COVID-19 Is Just the Latest Setback in Myanmar’s Troubled Peace Process

COVID-19 Is Just the Latest Setback in Myanmar’s Troubled Peace Process
Lawmakers wearing face masks to help curb the spread of the new coronavirus at the parliament building in Naypyidaw, Myanmar, June 1, 2020 (AP photo by Aung Shine Oo).

In the early weeks of 2020, the signs pointed to progress in Myanmar’s convoluted effort to finally end 70 years of ethnic strife in its border areas. On Jan. 8, representatives from the government and the 10 ethnic armies that are party to a 2015 cease-fire deal convened in the capital, Naypyidaw, where they reached an eight-point agreement on the next steps to continue implementing that cease-fire. They also vowed to meet for a fourth national peace conference by the end of April, to build on three earlier summits held between 2016 and 2018.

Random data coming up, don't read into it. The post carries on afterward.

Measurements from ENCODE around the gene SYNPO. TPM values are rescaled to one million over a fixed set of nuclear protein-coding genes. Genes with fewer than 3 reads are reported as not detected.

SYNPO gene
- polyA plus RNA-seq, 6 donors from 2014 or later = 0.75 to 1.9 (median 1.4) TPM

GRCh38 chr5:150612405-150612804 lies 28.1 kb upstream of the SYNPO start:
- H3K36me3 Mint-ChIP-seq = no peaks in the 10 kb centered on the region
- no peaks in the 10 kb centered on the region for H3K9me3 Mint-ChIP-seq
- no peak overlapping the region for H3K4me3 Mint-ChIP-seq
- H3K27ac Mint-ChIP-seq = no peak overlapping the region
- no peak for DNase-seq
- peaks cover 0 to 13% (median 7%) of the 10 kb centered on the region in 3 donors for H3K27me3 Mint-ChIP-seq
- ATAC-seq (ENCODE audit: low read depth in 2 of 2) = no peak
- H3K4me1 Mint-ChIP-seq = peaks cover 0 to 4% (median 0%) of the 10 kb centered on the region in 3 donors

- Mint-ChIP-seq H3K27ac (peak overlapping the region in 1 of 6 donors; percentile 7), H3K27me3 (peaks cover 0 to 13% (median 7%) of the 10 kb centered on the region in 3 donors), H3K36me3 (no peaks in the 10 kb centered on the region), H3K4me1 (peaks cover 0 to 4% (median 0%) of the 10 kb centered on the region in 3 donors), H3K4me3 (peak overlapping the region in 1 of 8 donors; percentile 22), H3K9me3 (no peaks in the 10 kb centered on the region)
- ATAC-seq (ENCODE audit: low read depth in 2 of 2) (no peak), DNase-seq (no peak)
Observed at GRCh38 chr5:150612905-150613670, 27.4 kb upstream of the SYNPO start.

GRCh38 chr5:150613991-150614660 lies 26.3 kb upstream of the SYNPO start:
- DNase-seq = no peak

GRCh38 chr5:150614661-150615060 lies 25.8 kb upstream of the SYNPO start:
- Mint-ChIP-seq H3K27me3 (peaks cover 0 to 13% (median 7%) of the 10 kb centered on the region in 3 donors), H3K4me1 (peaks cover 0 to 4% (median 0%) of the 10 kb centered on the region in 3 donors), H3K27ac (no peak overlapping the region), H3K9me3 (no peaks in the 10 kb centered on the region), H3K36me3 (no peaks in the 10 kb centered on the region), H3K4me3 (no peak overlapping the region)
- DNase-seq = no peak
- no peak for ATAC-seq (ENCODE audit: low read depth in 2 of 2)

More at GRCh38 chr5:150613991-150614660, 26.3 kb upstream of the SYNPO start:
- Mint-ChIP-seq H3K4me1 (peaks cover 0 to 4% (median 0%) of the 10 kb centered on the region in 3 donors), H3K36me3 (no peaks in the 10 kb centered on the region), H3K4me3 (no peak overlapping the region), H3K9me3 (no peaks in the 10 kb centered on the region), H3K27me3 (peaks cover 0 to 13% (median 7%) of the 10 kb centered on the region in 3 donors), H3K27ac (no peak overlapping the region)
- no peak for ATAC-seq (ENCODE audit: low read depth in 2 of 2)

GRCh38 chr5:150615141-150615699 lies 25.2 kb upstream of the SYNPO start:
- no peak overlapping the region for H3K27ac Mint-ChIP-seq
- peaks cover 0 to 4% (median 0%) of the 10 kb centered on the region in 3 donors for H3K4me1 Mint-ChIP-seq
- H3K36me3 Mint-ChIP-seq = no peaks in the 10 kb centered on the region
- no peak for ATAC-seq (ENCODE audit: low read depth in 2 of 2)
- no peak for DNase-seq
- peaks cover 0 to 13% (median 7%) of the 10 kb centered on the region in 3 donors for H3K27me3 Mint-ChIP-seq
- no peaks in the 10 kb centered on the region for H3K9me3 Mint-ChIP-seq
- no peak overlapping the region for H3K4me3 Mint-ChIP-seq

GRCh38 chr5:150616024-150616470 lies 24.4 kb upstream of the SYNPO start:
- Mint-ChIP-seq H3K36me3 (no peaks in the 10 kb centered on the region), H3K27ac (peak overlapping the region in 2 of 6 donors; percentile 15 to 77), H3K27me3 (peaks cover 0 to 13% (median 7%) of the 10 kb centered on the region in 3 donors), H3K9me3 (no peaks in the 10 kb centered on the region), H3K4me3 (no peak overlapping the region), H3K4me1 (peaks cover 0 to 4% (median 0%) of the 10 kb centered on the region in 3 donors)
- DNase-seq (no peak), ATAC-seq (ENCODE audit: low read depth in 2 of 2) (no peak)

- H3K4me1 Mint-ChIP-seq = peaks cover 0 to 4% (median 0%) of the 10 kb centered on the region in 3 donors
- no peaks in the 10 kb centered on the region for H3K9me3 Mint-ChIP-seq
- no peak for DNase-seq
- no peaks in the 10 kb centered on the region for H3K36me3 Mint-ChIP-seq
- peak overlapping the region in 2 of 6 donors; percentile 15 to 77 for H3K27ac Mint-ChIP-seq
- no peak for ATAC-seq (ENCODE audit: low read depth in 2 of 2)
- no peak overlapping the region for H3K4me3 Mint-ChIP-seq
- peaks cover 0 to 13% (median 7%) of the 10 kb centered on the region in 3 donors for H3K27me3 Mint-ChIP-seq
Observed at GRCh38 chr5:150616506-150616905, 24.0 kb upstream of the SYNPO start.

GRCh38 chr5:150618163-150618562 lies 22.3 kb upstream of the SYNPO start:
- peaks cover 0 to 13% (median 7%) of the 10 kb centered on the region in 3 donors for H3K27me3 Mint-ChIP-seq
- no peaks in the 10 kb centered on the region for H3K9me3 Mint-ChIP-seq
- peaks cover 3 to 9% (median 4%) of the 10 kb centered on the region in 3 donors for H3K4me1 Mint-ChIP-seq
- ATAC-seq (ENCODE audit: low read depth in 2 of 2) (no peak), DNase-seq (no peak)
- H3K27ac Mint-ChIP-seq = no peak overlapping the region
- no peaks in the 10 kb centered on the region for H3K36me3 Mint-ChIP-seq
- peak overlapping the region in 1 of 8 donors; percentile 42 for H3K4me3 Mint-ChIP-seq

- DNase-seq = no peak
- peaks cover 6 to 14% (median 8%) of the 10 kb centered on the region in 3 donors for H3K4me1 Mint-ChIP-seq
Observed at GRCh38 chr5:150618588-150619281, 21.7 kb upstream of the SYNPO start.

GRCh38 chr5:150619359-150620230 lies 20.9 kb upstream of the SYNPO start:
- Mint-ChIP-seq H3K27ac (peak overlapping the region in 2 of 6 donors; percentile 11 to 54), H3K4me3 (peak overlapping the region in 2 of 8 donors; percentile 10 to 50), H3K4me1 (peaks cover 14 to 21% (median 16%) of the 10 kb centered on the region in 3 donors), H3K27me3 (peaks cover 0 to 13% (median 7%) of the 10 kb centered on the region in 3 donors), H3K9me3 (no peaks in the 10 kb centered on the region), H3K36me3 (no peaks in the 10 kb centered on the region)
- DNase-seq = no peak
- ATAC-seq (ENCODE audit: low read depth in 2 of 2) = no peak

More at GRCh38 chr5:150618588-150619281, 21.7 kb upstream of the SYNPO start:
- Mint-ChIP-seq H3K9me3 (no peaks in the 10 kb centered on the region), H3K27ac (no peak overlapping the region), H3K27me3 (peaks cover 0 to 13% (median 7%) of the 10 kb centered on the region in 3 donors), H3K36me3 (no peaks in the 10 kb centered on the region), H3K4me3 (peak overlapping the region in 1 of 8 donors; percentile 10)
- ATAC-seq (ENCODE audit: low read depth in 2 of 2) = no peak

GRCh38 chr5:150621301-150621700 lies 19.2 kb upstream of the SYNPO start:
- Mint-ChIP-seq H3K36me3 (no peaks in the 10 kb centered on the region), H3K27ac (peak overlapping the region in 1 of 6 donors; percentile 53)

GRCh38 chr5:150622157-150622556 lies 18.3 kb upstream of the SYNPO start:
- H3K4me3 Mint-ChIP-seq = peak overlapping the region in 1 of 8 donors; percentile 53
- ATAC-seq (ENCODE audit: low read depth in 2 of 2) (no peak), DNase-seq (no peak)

That fourth summit would have signaled the timely revitalization of Myanmar’s troubled peace process, which Aung San Suu Kyi, the country’s de facto leader, has dubbed the “21st Century Panglong,” after the agreement that her father, independence hero Aung San, signed with representatives of several ethnic groups in 1947. Making progress in the peace talks after several recent setbacks would have provided a boost to Aung San Suu Kyi and her party, the National League for Democracy, as they prepare for a general election later this year.

But plans for the peace conference now threaten to be derailed by the coronavirus pandemic. Myanmar confirmed its first cases of COVID-19 on March 23, prompting the government and ethnic armed groups to postpone all meetings and push the summit back to July.

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